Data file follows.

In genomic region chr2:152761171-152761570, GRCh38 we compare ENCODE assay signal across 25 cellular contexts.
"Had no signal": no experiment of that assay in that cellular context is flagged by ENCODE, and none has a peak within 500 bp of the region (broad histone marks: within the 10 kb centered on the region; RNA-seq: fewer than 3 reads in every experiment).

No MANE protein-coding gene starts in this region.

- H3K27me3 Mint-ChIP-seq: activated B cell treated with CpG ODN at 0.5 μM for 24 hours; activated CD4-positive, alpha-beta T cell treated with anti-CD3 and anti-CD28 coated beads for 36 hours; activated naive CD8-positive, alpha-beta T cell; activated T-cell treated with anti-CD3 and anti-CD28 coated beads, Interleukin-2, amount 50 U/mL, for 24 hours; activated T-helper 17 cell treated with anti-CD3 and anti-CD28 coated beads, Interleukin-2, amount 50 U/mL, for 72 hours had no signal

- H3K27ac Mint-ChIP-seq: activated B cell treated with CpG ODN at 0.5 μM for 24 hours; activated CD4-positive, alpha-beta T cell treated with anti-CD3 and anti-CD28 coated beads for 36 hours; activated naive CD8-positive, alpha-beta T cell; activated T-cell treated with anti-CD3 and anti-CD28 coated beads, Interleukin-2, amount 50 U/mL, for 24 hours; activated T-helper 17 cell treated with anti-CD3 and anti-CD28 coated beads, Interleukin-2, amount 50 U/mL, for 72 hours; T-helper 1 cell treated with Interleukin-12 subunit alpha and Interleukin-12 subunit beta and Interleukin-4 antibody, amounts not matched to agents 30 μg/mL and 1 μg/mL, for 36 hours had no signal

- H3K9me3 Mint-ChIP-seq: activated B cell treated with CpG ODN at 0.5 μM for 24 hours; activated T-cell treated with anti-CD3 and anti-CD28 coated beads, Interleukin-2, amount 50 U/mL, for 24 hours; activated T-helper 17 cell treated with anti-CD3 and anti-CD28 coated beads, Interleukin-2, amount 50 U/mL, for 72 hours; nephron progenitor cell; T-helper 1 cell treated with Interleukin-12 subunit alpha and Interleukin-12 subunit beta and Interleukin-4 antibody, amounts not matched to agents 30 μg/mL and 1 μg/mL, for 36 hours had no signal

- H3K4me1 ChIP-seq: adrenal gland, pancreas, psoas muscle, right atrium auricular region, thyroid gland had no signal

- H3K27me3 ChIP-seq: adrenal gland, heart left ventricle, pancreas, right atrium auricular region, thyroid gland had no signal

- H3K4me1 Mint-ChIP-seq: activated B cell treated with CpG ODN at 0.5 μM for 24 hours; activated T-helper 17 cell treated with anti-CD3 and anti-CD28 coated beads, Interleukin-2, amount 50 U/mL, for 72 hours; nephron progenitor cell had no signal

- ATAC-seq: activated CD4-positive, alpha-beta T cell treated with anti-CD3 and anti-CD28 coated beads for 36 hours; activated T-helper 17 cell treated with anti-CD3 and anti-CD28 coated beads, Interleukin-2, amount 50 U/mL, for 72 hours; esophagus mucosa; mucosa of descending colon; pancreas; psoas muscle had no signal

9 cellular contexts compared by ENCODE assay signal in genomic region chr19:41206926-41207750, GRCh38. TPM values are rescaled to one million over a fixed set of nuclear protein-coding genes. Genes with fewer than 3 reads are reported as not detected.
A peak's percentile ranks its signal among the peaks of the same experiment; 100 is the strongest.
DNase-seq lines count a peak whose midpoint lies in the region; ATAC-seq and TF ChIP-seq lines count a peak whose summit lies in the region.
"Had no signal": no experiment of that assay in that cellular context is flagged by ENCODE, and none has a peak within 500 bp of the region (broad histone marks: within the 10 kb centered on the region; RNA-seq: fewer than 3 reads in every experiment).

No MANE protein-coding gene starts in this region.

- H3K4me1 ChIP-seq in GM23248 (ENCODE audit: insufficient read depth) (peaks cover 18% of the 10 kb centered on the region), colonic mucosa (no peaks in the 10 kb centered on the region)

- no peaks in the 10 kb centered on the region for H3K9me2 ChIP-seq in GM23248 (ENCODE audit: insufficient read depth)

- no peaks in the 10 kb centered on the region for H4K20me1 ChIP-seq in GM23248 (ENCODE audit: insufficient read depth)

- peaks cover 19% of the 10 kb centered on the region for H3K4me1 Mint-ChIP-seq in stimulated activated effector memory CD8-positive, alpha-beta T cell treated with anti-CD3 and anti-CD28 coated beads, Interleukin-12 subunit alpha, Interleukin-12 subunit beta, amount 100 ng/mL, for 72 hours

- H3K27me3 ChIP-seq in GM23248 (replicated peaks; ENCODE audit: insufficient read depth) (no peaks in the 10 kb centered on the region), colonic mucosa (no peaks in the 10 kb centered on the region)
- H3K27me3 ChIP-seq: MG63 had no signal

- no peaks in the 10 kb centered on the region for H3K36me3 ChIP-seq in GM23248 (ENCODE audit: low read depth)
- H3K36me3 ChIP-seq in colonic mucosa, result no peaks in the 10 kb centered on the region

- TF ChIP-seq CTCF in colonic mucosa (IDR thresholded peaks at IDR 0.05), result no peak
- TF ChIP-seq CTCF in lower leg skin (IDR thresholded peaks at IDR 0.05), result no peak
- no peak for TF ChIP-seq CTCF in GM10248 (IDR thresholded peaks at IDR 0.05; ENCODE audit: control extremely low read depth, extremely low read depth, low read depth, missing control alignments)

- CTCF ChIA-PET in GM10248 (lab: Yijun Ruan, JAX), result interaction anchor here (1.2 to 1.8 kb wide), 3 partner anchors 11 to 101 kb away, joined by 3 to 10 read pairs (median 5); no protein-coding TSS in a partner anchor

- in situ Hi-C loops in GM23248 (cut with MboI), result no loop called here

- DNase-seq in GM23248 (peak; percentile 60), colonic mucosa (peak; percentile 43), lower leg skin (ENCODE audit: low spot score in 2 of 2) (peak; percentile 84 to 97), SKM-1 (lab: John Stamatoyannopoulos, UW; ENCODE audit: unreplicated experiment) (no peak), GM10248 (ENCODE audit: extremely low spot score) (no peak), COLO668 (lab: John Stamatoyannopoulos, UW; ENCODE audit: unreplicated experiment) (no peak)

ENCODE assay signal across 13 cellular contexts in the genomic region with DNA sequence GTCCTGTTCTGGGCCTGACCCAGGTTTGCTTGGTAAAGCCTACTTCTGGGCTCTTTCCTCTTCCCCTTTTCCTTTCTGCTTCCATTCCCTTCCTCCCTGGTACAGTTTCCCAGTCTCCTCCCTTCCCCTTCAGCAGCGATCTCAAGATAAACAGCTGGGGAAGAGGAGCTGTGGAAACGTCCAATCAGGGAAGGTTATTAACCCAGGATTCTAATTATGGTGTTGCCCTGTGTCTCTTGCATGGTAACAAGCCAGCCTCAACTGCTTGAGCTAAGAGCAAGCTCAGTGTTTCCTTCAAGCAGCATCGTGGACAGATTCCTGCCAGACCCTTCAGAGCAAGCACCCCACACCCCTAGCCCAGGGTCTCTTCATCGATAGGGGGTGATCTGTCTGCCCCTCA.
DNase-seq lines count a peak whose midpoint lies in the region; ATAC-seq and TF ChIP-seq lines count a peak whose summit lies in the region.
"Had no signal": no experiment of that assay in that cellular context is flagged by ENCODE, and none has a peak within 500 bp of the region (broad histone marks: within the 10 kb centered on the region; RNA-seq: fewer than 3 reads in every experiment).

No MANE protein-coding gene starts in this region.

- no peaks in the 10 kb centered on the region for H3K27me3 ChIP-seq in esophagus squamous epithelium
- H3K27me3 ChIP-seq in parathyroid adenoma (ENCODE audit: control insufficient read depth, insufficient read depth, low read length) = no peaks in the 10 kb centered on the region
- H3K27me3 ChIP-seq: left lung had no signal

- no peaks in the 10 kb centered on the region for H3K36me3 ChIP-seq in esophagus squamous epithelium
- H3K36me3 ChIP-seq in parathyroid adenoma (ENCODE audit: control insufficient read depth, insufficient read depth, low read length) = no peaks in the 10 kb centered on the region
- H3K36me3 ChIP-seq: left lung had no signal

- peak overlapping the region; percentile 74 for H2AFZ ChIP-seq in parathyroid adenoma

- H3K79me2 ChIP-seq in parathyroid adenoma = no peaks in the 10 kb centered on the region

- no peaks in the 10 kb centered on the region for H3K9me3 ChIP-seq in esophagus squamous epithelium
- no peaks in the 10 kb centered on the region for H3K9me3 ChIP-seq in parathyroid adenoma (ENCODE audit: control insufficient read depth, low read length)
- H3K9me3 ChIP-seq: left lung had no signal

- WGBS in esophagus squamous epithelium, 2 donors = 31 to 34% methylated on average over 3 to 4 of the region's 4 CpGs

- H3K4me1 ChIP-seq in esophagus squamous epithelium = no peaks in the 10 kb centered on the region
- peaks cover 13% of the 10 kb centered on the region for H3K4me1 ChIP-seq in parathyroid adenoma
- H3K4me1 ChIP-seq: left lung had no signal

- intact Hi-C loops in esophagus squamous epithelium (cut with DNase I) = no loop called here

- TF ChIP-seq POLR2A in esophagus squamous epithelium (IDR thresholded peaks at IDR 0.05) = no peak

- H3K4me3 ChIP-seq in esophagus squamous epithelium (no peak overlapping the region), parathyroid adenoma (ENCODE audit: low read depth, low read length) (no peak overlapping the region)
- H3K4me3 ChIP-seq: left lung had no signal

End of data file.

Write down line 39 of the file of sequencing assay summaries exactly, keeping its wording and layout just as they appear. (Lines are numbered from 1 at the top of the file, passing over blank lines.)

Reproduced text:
- H3K36me3 ChIP-seq: left lung had no signal